One of my guilty pleasures in life will always be Children’s Literature. As a youngster growing up I spent a lot of time reading Roald Dahl, Jacqueline Wilson and of course the AMAZING Harry Potter books. I loved being transported away from my ‘normal’ life into something magical.
My brain feels slightly frazzled due to being deep within exam season and planning schemes of work for the next academic year, so I thought I would treat myself to this beauty from David Walliams. There will always be comments and links made between Dahl and Walliams, but I’m not really interested. Both are amazing children’s writers spanning years. Surely what’s important here is the children’s lives they’ve influenced and delighted?
The thing I love and respect most about DW is the fact that he has encouraged a vast amount of young people to start reading. According to the newspapers he is becoming the fastest growing children’s writer. Good for him.
This story is witty and full of heart. The plot evolves around Stella Saxby, whose parents, Lord and Lady Saxby, have sadly died in a tragic car accident. Stella has a bad feeling about this, and more importantly, about her Aunt Alberta. Her aunt makes a plan to trick Stella out of her inheritance – the beautiful Saxby Hall.
Aunt Alberta has a pet owl, Wagner, who at first is terrifying! The scene where Alberta and Wagner are in bed together in matching pjs did make me chuckle. The most magical character for me is Soot, the ghostly chimney sweep. His relationship with Stella is really moving. I felt quite emotional at the end when the question of age and belief was being explored. “Ya wanted nuffink more than to be older, but bein’ a child is such a special fing. When yer a child, ya can see all the magic in the world.” The play with light and darkness is subtle and effectively done.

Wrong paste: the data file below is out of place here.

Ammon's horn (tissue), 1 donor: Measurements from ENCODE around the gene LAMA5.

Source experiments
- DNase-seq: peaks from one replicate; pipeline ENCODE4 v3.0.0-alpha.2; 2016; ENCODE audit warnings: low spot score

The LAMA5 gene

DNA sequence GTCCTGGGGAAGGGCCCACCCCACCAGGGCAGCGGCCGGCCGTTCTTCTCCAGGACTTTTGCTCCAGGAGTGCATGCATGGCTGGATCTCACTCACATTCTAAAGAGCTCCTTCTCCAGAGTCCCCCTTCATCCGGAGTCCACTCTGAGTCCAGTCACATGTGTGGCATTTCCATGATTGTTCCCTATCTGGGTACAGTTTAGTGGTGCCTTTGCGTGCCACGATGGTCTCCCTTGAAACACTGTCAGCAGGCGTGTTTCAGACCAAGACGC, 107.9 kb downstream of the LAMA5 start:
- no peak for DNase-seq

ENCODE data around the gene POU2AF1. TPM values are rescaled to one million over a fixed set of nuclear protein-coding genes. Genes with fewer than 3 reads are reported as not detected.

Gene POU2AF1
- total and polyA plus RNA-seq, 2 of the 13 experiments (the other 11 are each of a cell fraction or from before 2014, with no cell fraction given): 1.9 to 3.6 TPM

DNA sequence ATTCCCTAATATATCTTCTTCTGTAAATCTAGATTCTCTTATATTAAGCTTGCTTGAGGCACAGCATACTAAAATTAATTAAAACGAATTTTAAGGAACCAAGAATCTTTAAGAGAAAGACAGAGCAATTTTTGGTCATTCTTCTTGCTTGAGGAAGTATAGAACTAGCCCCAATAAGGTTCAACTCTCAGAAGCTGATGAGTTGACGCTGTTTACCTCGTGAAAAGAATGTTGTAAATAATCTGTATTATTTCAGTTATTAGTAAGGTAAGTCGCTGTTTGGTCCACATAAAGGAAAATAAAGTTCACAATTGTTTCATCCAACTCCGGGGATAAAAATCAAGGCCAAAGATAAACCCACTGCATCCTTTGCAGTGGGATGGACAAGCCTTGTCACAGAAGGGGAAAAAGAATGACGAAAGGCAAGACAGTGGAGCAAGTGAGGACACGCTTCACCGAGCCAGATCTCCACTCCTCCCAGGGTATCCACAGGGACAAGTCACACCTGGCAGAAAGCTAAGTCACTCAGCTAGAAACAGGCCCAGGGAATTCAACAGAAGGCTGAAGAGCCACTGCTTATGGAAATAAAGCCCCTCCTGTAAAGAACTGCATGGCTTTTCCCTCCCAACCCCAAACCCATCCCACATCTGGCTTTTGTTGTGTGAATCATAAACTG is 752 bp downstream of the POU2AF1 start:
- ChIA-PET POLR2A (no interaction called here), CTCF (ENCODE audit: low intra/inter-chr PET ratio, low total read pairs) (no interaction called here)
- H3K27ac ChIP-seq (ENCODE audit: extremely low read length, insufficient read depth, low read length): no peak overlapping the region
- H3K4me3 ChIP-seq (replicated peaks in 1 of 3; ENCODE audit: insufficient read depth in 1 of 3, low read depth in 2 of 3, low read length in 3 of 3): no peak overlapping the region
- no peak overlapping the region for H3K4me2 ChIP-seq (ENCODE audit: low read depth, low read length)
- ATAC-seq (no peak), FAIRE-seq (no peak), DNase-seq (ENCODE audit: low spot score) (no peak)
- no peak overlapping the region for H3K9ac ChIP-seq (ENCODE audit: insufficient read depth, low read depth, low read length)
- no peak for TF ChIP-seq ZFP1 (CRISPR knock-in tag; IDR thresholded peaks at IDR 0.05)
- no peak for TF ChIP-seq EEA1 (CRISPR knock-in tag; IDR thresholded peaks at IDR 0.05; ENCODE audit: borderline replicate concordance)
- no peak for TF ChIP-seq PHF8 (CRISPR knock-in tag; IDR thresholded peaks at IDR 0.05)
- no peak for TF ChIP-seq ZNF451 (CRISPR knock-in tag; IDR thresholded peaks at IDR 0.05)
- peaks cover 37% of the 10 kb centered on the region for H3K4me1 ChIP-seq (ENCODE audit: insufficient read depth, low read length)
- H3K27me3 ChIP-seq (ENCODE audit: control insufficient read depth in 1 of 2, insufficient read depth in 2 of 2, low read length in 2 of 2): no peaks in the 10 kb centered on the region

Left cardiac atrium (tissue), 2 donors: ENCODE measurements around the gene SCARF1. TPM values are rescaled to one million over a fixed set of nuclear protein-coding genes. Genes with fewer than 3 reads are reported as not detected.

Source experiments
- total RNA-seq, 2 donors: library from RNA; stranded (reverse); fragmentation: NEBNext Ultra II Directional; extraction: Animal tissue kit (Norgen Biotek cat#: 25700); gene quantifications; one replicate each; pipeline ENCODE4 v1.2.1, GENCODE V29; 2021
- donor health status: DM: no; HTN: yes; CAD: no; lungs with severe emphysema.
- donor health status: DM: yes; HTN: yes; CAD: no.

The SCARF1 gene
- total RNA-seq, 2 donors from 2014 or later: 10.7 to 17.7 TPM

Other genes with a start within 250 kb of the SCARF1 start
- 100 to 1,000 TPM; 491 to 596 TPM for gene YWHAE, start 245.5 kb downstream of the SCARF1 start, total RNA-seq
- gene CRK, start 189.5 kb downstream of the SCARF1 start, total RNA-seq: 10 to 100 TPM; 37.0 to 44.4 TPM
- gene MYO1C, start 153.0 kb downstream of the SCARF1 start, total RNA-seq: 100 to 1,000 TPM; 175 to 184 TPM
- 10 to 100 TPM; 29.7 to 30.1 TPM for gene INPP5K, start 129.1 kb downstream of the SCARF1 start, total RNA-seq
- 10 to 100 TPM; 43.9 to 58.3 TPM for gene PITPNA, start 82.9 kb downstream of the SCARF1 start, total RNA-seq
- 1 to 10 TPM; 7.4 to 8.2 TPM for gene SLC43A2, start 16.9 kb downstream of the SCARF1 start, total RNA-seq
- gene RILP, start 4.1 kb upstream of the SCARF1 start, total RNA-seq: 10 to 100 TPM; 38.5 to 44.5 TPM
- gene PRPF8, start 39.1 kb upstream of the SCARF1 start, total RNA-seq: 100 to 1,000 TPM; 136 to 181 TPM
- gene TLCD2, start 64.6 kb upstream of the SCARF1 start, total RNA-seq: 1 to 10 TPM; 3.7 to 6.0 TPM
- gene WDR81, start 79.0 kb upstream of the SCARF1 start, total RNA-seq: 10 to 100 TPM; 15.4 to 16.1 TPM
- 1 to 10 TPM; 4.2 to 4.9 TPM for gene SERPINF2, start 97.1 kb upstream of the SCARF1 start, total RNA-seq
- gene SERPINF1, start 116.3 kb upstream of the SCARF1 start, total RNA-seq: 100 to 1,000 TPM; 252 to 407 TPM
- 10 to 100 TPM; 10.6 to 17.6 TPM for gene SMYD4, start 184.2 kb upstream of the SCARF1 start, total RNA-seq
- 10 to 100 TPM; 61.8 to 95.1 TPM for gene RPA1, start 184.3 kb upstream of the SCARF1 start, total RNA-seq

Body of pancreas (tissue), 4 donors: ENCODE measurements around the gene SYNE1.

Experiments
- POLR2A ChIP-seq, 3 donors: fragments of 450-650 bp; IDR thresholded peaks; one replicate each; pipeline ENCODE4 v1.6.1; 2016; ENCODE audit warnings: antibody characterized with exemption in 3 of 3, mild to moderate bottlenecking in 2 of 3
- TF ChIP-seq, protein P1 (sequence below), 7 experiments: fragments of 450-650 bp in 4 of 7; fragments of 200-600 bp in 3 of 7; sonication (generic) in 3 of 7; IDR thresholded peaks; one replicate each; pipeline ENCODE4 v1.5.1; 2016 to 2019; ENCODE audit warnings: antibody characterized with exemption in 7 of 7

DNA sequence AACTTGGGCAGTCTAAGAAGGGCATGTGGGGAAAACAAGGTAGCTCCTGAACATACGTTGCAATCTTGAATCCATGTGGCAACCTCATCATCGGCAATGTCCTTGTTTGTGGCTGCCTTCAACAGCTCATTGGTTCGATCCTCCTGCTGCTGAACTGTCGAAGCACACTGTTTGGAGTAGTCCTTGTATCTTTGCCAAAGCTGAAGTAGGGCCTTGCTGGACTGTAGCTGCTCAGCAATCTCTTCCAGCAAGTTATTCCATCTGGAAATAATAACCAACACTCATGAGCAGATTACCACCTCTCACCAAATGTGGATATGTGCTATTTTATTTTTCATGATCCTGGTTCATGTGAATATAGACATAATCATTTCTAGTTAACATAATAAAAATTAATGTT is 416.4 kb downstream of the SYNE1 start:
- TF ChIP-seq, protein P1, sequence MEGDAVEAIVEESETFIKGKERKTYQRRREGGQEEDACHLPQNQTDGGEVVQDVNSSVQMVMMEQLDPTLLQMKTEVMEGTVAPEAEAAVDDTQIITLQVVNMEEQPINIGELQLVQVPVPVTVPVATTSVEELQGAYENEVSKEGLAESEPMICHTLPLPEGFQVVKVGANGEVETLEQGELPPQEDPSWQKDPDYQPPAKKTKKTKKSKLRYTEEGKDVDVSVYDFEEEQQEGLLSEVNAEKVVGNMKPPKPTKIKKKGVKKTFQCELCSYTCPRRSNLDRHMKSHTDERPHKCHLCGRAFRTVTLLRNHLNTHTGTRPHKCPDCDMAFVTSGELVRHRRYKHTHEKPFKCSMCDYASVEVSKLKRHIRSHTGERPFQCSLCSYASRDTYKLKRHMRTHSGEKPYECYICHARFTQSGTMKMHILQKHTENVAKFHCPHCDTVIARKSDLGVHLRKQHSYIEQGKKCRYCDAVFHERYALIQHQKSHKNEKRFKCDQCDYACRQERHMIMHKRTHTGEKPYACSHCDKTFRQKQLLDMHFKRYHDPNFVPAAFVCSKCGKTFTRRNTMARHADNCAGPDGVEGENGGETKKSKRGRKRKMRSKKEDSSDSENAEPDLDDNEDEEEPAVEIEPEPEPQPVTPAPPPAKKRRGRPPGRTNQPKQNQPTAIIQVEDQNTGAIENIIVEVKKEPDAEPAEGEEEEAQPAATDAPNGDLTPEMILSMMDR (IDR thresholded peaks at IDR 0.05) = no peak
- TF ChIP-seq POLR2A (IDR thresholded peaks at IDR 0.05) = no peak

Finally, there is Gibbon, the elderly butler who is the funniest of the characters. He is very eccentiric and Walliams provides him with some quick witted one liners or actions throughout the novel, which breaks up the tension created by the Aunt’s evil plot. He serves up slippers believing they are buttered crumpets, shaking hands with a pot plant and talking through a lampshade as if it was a telephone.
Alberta is the epitome of the ‘evil, adult character’. She lacks all sympathy, she’s killed and tortured people and loves vicious owls. She even fought in WW2 for the Germans because she preferred their uniforms. However all is resolved for a fairytale children’s book ending.
The use of language – the wit, the puns, the lists with a twist – are really well thought out and written. What is special about this is how Walliams takes what we know and love and mixes it up for make it modern and refreshing. For example Aunt Alberta’s twists on fairy tales. ‘The Frog Prince. The princess kisses the frog and contracts a waterbourne disease that makes her bottom explode.’
I laughed my head off, fell in love with Soot and championed Stella to beat her awful aunt. One final thought… Where was Raj?
What a brilliant read. Good really does conquer evil.